The Business End of Hygiene
Asking tough questions can improve production
Ann-Marie DePalma, CDA, RDH, MEd
As hygienists, we are charged with educating patients regarding their health or disease. Using the appropriate codes and documenting what we do is our ethical and legal responsibility. Yet we are a business within a business. Practices grow or wither based on hygiene production. Practice management consultants estimate that 40% - 60% of restorative treatment comes from the dental hygiene chair. Is your practice healthy enough to support that scenario? Do you know how you are affecting the total practice business, both positively and negatively? While many teams and practices discuss their goals, others do not. What type of practice do you want to be associated with - one that is simply surviving or one that is flourishing? Determining how the practice is moving forward requires asking some direct questions of yourself and your team.
Do you have enough time to educate and treat patients appropriately? Years ago it was believed that the more patients seen in a day, the greater the production and receivables. Hygiene was considered the "loss leader," and many practices still believe that is the case. Yet today's dental patients are savvy consumers: They know when appointments are rushed and are demanding more from their health care providers. The dental benefit insurance landscape has evolved in a way that many practices have to accept huge write-offs to participate in plans. Even though you may be seeing the same number of (or even more) patients, the amount the practice collects is much less due to the write-offs. So what is the hygienist to do?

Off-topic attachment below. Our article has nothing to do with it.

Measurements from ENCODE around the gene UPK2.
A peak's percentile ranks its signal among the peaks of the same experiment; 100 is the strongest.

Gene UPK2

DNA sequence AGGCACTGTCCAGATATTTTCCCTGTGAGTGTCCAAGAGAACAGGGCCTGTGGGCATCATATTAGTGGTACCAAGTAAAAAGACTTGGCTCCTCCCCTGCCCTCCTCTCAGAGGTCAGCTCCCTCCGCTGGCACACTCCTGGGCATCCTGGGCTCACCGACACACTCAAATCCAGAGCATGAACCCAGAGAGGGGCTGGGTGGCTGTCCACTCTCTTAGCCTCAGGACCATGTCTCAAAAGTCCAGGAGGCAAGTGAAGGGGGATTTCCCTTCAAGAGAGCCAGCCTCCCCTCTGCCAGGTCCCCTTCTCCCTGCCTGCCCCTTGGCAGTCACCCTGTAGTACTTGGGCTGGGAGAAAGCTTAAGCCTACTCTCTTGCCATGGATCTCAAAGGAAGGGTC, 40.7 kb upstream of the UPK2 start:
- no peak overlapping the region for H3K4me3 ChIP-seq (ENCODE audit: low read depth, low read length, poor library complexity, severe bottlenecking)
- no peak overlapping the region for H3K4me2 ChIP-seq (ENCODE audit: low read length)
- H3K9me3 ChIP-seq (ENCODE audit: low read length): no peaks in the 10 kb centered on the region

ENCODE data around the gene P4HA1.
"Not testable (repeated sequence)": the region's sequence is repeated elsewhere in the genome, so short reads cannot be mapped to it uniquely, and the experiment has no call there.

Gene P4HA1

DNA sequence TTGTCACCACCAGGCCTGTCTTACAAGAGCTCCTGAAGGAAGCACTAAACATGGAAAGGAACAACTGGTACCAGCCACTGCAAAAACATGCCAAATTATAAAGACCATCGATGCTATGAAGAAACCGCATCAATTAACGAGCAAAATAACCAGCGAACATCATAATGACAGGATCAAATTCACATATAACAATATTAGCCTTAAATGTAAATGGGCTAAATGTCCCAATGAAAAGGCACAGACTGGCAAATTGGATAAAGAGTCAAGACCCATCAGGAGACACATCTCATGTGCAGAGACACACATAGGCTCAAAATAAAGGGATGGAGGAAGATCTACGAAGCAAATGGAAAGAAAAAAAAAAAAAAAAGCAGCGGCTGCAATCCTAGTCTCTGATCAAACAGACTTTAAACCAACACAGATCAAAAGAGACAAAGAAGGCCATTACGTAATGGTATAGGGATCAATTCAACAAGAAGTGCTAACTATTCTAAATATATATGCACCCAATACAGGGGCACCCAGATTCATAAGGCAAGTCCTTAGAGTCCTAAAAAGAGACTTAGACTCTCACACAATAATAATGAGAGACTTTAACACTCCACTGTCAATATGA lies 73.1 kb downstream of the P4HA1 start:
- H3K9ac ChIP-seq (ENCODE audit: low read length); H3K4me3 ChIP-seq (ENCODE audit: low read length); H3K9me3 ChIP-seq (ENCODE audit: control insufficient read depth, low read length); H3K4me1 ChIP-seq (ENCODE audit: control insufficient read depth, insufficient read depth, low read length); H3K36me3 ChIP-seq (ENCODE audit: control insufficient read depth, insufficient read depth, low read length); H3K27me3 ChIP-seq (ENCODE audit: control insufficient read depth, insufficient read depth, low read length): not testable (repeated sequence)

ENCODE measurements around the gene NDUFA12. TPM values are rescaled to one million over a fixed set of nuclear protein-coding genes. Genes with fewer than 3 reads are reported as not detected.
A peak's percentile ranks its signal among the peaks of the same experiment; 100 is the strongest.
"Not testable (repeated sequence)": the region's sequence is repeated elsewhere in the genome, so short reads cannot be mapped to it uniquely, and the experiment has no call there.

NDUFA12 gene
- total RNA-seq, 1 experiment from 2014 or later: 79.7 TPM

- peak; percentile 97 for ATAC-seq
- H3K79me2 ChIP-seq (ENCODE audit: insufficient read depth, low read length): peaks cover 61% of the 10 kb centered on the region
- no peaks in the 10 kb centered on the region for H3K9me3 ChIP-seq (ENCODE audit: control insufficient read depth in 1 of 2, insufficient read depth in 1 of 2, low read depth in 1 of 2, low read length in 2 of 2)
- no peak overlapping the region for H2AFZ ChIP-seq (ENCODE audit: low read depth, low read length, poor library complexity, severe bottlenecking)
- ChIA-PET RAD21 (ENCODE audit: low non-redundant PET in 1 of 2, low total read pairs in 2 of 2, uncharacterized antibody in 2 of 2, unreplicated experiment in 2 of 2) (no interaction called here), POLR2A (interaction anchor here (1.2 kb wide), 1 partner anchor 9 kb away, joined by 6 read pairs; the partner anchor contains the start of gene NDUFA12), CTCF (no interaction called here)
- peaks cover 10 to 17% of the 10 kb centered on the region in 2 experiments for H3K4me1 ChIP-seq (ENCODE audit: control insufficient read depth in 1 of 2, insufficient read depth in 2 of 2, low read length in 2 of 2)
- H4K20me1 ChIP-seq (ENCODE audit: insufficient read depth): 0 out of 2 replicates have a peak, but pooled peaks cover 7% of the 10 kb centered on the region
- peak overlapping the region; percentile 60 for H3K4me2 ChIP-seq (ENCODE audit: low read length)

For example, have you or other team members done a procedure analysis to determine the actual time needed for patient care? A procedure analysis is a timed process of reviewing how long it really takes to perform a procedure. For example, a hygiene procedure analysis would begin from the moment the hygienist takes the patient from the reception area, through initial review of information, to treatment (including charting, scaling, imaging, and education), to doctor evaluation, to business team handoff, and to final breakdown and set up of operatory. This analysis can be done over a certain period with a variety of patients and procedures. Then an average is taken and the appropriate time determined.
Do you have enough time to do all that today's hygiene practice demands? If not, what is missing? Most often it is the educational piece - not just brushing/flossing but talking about disease or health, including discussing appropriate health findings. It is well known in practice management consulting that the more time taken with patients, the higher their case acceptance. What is the practice case acceptance rate in your office? Do patients say "yes" at the moment and then cancel the day of treatment? Your office may want to rethink the amount of time for appointments and patient care, based on outcomes of the procedure analysis and case acceptance rate.